Interestingly enough, some forget to turn on their minds when the cover opens. They skim through and think, "The Bible doesn't say anything about violent video games or television or music." Take actress Salma Hayek, for example. When questioned about the sex scenes in her movies, she responded, "I never found in the Bible where it says you cannot do movies where you kiss the guy and take your clothes off." Of course the Bible doesn't specifically mention movies because they weren't invented when God decided to reveal himself to mankind! But He did give us some timeless principles which apply to our entertainment choices. And while they don't mention anything about movies, they do have a lot to say about lust ("It is God's will that you should be sanctified; that you should avoid sexual immorality; that each of you should learn to control his own body in a way that is holy and honorable …" 1 Thessalonians 4:3-4). And modesty, too ("Dress modestly with decency and propriety …" 1 Timothy 2:9).

Another step that might help is the development of your own biblically based entertainment standard. What entertainment is in-bounds for Christian consumption? What should we avoid altogether? How does one handle the gray areas? Can non-Christian messages be used to glorify God? And just what does it mean to be "free in Christ"? The best way to find answers is to open the Book often, and with an open heart. This list of references should provide a starting point:

Whether you're setting an entertainment standard for yourself or finding out what the spiritual issues behind media choices are, check out:

When It's Tough

Every time you try to change an ingrained habit there comes a point when you hit a brick wall. You feel as though you're making great progress, like you've really begun a change, then smack! It all grinds to a halt. The change gets difficult. You miss your favorite CD, that hour-long slot in front of the tube on Tuesday nights and firing up your PC to blast zombified Nazis. You can't find any wholesome alternatives that even come close. You begin to wonder if you've made the best choice, if it might just be easier to go back to the way things were. ...

It's a predicament that's easy to understand. Here's something you've really enjoyed that you know you should give up. If you had to let go of something entirely unpleasant — like eating asphalt — you probably wouldn't find it all that difficult. The key to success isn't just gritting your teeth and suffering through it, but changing your thought processes, emotions and will. That's what Paul urges the Roman church to do as they "present [their] bodies a living sacrifice, holy, acceptable to God" (Romans 12:1-2, NKJV). You see, in the end, sin never really gratifies. It kills (James 1:15). Of course, it rarely seems that way at the time. But giving in means that you'll miss out on the best — the real enjoyment that God has for you.

The Bible says, "Why do you spend money for what is not bread, and your wages for what does not satisfy? Listen carefully to Me, and eat what is good, and let your soul delight itself in abundance" (Isaiah 55:2, NKJV).

While it can be frustrating to not find a good replacement for your favorite kinds of entertainment, don't believe that the lack of a substitute means you can go back to old habits. Bob Smithouser comments, "That would be like a heart attack victim refusing to quit eating bacon simply because there's no low-fat alternative that tastes as good. Our spiritual health has to take priority over our artistic appetites."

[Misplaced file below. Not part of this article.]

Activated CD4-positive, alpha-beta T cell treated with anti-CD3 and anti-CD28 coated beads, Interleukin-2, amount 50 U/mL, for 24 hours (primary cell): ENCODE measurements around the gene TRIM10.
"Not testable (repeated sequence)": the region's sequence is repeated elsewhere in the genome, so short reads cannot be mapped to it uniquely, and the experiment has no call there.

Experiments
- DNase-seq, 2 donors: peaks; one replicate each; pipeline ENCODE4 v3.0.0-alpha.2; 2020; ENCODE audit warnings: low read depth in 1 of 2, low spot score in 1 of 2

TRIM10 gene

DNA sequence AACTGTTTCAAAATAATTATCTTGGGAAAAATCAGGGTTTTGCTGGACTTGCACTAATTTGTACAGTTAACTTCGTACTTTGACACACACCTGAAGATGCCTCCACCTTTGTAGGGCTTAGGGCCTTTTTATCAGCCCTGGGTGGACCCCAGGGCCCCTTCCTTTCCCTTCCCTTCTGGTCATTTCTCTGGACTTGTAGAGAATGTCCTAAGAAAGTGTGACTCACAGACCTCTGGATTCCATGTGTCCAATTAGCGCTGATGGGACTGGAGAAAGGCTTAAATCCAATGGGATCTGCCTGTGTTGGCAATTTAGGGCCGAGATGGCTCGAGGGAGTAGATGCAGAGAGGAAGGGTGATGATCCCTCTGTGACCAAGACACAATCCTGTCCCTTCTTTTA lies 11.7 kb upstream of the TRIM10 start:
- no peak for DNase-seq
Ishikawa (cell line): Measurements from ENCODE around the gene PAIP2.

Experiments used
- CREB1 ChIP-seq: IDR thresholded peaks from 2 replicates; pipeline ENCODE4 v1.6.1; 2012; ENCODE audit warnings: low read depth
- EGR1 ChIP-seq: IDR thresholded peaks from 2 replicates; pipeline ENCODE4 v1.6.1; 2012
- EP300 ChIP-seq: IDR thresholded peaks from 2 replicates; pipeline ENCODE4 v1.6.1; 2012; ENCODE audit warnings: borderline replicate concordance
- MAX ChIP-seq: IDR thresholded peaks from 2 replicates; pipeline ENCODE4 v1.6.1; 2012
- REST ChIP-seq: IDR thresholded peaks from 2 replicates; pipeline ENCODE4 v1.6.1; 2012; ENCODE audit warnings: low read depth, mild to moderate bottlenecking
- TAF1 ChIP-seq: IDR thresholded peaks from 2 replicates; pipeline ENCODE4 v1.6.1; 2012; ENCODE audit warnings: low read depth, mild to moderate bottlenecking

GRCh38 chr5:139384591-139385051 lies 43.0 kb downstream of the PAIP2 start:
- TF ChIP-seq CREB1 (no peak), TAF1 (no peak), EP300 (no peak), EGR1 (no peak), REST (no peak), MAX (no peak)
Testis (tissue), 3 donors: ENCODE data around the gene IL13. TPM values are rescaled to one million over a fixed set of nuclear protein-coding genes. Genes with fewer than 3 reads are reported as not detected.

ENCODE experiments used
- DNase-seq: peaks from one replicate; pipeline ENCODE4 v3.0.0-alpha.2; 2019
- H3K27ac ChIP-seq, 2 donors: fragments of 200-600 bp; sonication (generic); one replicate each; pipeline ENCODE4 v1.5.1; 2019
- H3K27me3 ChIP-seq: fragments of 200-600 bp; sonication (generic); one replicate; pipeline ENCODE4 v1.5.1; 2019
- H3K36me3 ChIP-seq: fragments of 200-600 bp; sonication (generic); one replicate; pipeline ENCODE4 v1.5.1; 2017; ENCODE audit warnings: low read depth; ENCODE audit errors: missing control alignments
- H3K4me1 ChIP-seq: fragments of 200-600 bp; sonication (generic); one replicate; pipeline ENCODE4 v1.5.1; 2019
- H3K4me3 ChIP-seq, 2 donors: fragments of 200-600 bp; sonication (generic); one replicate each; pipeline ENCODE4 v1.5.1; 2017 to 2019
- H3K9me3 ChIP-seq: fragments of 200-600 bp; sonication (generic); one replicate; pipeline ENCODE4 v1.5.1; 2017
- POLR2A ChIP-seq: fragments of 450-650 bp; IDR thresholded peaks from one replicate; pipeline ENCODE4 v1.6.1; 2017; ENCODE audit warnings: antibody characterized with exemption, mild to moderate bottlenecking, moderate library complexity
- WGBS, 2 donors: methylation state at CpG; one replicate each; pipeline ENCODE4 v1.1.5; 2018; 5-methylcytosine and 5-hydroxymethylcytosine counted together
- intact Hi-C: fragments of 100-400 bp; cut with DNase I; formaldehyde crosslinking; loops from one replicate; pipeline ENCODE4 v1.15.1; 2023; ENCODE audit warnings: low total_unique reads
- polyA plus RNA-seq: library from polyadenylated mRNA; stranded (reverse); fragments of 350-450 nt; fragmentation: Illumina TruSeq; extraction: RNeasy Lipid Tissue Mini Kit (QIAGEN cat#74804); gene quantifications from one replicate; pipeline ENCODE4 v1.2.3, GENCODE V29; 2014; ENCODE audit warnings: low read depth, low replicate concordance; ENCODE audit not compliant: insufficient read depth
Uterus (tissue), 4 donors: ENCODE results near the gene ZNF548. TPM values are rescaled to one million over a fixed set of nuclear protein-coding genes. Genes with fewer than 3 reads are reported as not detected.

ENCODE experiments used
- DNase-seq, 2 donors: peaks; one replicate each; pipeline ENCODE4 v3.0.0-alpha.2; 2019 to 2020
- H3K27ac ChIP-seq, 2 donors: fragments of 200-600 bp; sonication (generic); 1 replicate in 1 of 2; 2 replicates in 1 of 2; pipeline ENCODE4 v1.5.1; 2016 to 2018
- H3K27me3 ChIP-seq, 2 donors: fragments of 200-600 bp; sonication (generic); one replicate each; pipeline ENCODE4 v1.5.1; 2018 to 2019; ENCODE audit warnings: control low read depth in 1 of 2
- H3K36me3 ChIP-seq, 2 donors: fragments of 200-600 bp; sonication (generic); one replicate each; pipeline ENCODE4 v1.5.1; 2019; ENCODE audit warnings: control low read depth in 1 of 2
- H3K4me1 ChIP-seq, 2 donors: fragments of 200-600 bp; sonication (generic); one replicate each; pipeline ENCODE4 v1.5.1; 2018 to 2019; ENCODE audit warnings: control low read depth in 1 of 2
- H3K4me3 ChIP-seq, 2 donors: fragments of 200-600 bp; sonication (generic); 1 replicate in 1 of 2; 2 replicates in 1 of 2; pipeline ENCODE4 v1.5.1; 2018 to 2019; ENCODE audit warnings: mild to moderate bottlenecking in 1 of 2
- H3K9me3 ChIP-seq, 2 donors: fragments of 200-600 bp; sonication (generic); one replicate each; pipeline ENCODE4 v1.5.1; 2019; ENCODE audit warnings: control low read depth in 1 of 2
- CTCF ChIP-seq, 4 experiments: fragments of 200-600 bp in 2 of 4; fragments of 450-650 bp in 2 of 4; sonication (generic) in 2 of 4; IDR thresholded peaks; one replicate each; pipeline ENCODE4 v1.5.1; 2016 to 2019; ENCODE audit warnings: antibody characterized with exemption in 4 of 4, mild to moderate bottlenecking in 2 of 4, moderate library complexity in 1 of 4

When the going gets tough, remember you don't have to go it alone. "God is our refuge and strength, an ever-present help in trouble" (Psalm 46:1).


Unless otherwise noted, all Scripture quotations in this publication are from the HOLY BIBLE, NEW INTERNATIONAL VERSION® NIV Copyright © 1973, 1978, 1984 International Bible Society. All Rights Reserved.


When You Feel Hopeless

Teens facing despair and struggling with thoughts of suicide will find hope in this booklet as well as learn how to handle the intense feelings they're experiencing.

by Bob Waliszewski

Four True Stories of Tragedy

Early one March morning, Heidi, 15, and her boyfriend, Christopher, 16, decided life wasn't worth living. After a short hike down a rugged path on a cliff overlooking the Pacific Ocean near Los Angeles, the teenage couple ducked through a hole in a chain-link fence to get to a narrow concrete spillway known locally as "the diving board." There, before dawn, the couple jumped, falling 150 feet into the crashing surf below. Their bodies were found by a jogger at sunrise.

Two months later and just a few miles down the coast, 14-year-old Amber and her 15-year-old friend, Alicia, also decided they'd had enough. After tying their wrists together, the two teens walked to the edge of a cliff and jumped. Friends and family knew that Amber and Alicia had been using drugs. But they also said the girls were making progress and seemed happy. After their suicidal leap, many of the girls' classmates gathered on the cliff to light candles, play music and mourn their loss. One classmate offered this philosophy about life: "You know, life sucks so much as it is now. A lot of teenagers don't know if it's going to get better or not. I guess [suicide] is their only way out. They feel they can't talk to people. We don't feel like we can talk to our parents or anybody. They say they understand. They don't!"

The true stories of Heidi, Christopher, Amber and Alicia represent a hopelessness that's flooding today's culture in unprecedented ways. To some, life seems so worthless that they're willing not only to kill themselves, but to senselessly murder others as well. Families and communities are left devastated. For others, depression isn't strong enough to make them consider suicide, but it is enough to make them feel lonely, unloved and miserable.